The number of houses on the market in December of 2018 was up more than 46 percent compared to the previous year, and sales were down by more than 23 percent. Still the median sales price in December was $395,000, a slight uptick of over 5 percent year over year.
So as housing in Denver metro area shifts from a seller’s market to a buyer’s market, you probably couldn’t have picked another time to think about moving here.
2. Feel that Rocky Mountain High.
Now that several states have followed Colorado’s lead and legalized recreational marijuana, Denver isn’t the only place for pot tourists to visit. But it still is the best. Whether you toke up or pass on grass, marijuana is a big business here that you really can’t avoid. The industry’s hunger for space for grow operations consumes more than one-third of all commercial warehouse space in Colorado.
3. We’re sexy and we know it.
The September 2015 issue of Playboy ranked Denver as the 15th nationally for sexiness, based on two customized polls plus other measurements, such as “hot locals, cool nightlife, a great setting and an undercurrent of desire.”
4. We’re the best in the west.
In August, Money magazine named Denver the best city in the West, calling it a “Mecca for millennials.” Money credited Denver for having affordable real estate (but many residents would disagree, especially after getting their property taxes) and for its access to recreation, like Rocky Mountain National Park.
5. Eat like a cannibal, sort of.
The University of Colorado named the Alferd Packer Restaurant & Grill for a famed cannibal. He admitted to committing cannibalism in the winter of 1874 near Lake City. Judge M.B. Gerry ripped Packer at his trial, saying, “When yah came to Hinsdale County, there was siven Dimmycrats. But you, yah ate five of ’em.”
Maybe the high altitude got to his head.
6. Consider yourself one of us.
Civic pride compels us to point out that Denverites -– many of whom moved here from out of state — are friendly, warm and welcoming; less judgmental than those who live on the East and West Coasts; and more likely to cut you a break.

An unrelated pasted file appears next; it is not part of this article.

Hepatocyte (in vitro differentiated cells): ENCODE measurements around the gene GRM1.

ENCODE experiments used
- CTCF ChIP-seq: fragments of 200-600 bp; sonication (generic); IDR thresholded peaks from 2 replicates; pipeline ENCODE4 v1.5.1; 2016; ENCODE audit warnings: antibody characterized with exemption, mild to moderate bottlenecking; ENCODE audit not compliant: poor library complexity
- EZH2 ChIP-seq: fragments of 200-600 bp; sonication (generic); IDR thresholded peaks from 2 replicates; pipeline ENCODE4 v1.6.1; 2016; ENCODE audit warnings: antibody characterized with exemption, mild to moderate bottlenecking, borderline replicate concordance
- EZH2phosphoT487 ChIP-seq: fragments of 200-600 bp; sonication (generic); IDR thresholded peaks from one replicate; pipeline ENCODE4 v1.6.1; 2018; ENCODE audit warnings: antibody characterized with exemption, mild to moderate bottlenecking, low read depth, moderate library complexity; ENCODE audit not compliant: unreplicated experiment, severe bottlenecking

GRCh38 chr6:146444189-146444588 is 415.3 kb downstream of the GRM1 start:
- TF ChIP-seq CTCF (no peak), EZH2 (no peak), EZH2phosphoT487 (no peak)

7. Fly with a smile.
Denver International Airport was ranked No. 8 among large airports -– those with more than 50 million passengers per year -– in the annual Skytrax global airport customer satisfaction survey. It drew about 13 million voters from more than 160 countries.
8. You already love our food.
Denver and Colorado are the home base for many popular fast-casual restaurant chains, starting with the stunningly successful Chipotle Mexican Grill, which has more than 1,700 stores nationwide and in Europe. Other Colorado-based fast-casual chains include Noodles & Company, Larkburger, Garbanzo Mediterranean Grill, Smashburger, Einstein Bros. Bagels, Qdoba, Boston Market, Quiznos, Mad Greens, Suki Thai Noodle House and Bombay Bowl.
9. It’s always sunny in Denver.
Colorado is a Southwestern state –- not Midwestern, as many believe. It boasts about having 300 days of sunshine each year because it’s true. Make sunscreen your good friend.
10. Meet Blucifer.
Heard about the scary blue horse at Denver International Airport? It’s Blucifer, the Demon Horse of Denver, aka the Steed of Satan. The fiberglass horse stands 32 feet high on the main road to the terminal. At night, Blucifer shoots red LED beams from his eyes.
Frightening? Great public art? Ponder this: Its creator, Luis Jimenez, was killed when a piece of the torso fell on him; his two sons finished the $650,000 project.
11. Help wanted.